Colin Campbell

Since Google first announced the Panda algorithm in February 2011, marketers, SEOs and webmasters have scrambled to make sure their web properties have “high-quality content”. After all, Google’s blog post about the update was titled, “Finding more high-quality sites in search,” and the post itself made several vague references to mysterious “high-quality” and “low-quality” sites.

When we all started chasing the wrong answers

The algorithm update affected nearly 12 percent of queries, so naturally, it got a reaction from marketers and webmasters … just not the reaction you might expect. Instead of quickly trying to figure out just what Google meant by “high-quality sites,” we (yes, I take some of the blame) started focusing even more on the algorithms behind Google’s search engine. Check out this graph that compares overall interest in “Google algorithm” and “quality content:”

Data about algorithm searches after Google introduced Panda.

Seriously? Google announces an algorithm update that drastically changes the way it serves up results based on quality and usefulness, and all we do is look out for more algorithm updates? Google just told us what we need to do to help our rankings! Shouldn’t everybody have gone crazy figuring out just what Google means by “quality content? Why wasn’t that the focus?

Deep breath, Colin. It’s over now.

The problem that graph above illustrates is a fundamental disconnect between the way people think of marketing online and just plain old marketing. Not only is our fixation on algorithms off-base, the title of this article hints that asking “what is high-quality content?” is the wrong question, too. Here’s why:

As creative, yet analytical, left-and-right-brained, intuitive and deductive marketers, we have done the proper audience research and know the benefits we offer. Thus, we should know what our prospects need to hear in order to feel ready to buy from us. You do not need a Google algorithm to tell you how to answer questions your prospects are asking in search. That’s silly. Google doesn’t know your prospects. You do.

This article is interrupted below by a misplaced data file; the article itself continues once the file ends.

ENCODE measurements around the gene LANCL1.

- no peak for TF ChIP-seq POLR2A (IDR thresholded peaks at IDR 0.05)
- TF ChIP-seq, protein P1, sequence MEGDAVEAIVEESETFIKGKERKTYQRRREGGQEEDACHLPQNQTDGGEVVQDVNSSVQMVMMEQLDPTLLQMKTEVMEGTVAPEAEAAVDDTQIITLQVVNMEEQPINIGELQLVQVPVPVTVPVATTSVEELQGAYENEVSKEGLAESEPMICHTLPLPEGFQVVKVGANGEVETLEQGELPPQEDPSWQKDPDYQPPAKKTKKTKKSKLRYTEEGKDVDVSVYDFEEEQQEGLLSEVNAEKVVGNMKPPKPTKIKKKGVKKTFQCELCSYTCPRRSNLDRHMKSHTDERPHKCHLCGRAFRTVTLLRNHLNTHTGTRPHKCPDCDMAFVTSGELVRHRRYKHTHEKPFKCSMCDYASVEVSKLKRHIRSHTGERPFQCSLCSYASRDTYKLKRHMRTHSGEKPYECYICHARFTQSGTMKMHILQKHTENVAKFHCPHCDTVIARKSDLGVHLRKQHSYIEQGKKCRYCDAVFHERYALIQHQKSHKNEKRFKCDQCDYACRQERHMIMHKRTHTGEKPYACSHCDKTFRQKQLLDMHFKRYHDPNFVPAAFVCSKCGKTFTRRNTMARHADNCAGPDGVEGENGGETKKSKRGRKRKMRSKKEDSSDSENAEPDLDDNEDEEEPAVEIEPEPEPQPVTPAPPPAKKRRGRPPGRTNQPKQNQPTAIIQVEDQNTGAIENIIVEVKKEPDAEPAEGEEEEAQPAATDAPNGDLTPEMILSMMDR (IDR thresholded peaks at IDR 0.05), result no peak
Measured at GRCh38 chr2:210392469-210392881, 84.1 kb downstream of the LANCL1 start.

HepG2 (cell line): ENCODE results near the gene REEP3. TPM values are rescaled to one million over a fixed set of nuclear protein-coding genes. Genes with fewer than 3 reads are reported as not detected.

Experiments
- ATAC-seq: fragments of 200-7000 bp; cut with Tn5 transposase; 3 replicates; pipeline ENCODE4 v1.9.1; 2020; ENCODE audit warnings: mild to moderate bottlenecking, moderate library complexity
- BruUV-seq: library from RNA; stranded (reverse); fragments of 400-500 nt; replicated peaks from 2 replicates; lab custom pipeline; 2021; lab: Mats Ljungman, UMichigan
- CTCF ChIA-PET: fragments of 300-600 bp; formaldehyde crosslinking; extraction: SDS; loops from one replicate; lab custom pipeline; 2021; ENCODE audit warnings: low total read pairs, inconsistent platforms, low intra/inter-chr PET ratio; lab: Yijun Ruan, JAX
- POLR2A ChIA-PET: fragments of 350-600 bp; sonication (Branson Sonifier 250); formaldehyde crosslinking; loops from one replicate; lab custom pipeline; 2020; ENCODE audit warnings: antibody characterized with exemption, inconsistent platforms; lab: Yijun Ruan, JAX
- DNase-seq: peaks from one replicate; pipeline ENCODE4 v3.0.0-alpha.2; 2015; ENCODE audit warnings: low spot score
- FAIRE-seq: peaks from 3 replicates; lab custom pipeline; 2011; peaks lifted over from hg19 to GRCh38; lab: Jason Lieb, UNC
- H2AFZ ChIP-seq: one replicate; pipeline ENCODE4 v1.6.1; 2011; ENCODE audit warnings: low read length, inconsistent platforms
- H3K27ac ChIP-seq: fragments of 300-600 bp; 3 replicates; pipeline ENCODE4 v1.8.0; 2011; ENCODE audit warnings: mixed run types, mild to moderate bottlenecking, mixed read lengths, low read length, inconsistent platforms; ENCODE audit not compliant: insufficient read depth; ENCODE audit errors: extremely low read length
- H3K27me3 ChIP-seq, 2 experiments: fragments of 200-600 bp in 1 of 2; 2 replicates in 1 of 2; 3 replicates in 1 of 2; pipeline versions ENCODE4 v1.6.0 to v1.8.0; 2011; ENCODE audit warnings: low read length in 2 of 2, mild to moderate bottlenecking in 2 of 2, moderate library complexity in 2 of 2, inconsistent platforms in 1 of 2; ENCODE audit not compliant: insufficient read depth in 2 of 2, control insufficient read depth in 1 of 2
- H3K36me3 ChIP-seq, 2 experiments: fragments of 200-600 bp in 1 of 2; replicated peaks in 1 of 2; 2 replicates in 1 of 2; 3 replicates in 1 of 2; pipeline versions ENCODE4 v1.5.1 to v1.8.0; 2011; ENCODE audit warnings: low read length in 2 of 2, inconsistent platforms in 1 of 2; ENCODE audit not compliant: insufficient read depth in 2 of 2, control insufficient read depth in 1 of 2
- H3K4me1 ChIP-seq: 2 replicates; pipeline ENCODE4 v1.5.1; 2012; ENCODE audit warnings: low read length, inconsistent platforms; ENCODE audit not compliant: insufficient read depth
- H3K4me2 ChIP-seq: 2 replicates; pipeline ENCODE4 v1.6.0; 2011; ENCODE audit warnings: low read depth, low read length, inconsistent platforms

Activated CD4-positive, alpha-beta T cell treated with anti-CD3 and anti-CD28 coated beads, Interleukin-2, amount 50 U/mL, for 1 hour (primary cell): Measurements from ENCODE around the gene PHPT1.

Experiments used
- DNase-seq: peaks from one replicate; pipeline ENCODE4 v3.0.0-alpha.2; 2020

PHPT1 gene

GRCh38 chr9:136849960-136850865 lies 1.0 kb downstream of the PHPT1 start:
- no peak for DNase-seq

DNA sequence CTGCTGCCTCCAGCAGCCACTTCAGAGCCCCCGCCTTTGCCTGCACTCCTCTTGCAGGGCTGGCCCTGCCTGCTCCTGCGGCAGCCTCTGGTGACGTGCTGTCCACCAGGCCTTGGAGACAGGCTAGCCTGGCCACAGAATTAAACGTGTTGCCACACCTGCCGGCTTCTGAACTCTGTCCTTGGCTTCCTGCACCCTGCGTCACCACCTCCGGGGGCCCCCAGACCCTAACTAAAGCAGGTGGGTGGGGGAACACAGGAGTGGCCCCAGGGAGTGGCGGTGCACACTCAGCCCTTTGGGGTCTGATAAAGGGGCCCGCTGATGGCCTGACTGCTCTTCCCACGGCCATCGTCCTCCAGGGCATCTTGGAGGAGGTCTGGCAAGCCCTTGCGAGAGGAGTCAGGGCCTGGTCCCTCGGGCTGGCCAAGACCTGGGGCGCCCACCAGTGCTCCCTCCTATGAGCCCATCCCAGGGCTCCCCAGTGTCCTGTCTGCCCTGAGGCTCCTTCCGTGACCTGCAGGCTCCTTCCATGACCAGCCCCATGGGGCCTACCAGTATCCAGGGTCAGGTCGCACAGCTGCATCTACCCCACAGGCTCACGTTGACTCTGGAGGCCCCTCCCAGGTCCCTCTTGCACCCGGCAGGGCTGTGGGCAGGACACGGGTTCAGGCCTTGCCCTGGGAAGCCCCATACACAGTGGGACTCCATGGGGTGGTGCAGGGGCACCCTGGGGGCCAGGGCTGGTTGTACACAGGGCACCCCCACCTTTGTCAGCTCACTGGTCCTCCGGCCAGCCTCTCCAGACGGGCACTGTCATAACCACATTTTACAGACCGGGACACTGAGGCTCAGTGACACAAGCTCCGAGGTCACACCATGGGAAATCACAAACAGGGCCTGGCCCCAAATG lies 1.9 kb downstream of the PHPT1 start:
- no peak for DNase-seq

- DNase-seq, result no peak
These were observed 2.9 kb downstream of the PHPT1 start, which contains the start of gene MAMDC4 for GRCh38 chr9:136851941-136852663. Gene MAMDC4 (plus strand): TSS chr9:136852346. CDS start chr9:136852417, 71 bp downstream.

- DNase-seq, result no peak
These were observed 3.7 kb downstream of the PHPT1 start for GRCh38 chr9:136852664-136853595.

But in case you did need Google to tell you that, site the search engine’s quality guidelines were leaked last summer. You can read all 160 pages, if it pleases you. If it doesn’t, look no further than this next sentence:

Google wants each page on your site to fulfill its purpose within the context of the overall purpose of your site as efficiently as possible. blue underline

In other words:

  • If moving an ad would make the page easier to read, do it.
  • If adding a calculator to your page about mortgage rate calculations would make your page more informative or useful, do it.
  • If re-titling the page so it’s more specific to its actual purpose, but still related to your overall site’s purpose, do it. If a page serves no real purpose, take it down.

That’s pretty simple, but it doesn’t even need to be that complicated.

Useful content is quality content

As I was slogging through the guidelines, it struck me: They were very easy to understand, and very effectively fulfilled their purpose. (They were written to direct the grading efforts of real human site quality graders.) In fact, I didn’t feel like I was ‘slogging’ at all! It was good content. It brought to mind a report from Searchmetrics that essentially said that content online should be written so an 11 year old could understand it without difficulty.

Fleish Readability Report from Searchmetrics

Good content is simple. It’s readable and useful and persuasive. But there are also some realistic challenges you can’t ignore. How do you know your idea of quality content matches your readers’ expectations?

A lot of my clients spend so much time on their site, reading and re-reading their landing pages, and tweaking landing pages that they lose their perspective. And that’s okay, but there are other ways to get an objective review: 

  • A good way to get feedback on the effectiveness of your site is to use a tool called the 5-Second Test. We use it all the time to help get feedback on new pages on our clients’ sites. (Check out this blog post for an up-close look at how the 5-Second Test works in action.)
  • Or, more simply, ask colleagues, family members, friends not in your industry to visit your site. Watch over their shoulders to see where they stumble. Those are the pages that need work.

I liken Google’s quest for quality content to movies. You don’t need to study cinematography to know that Matrix Revolutions was not as good as the original. It’s the same with web copy. It’s a quality page if it does its job. Step back, take a look at your site, then dive back in!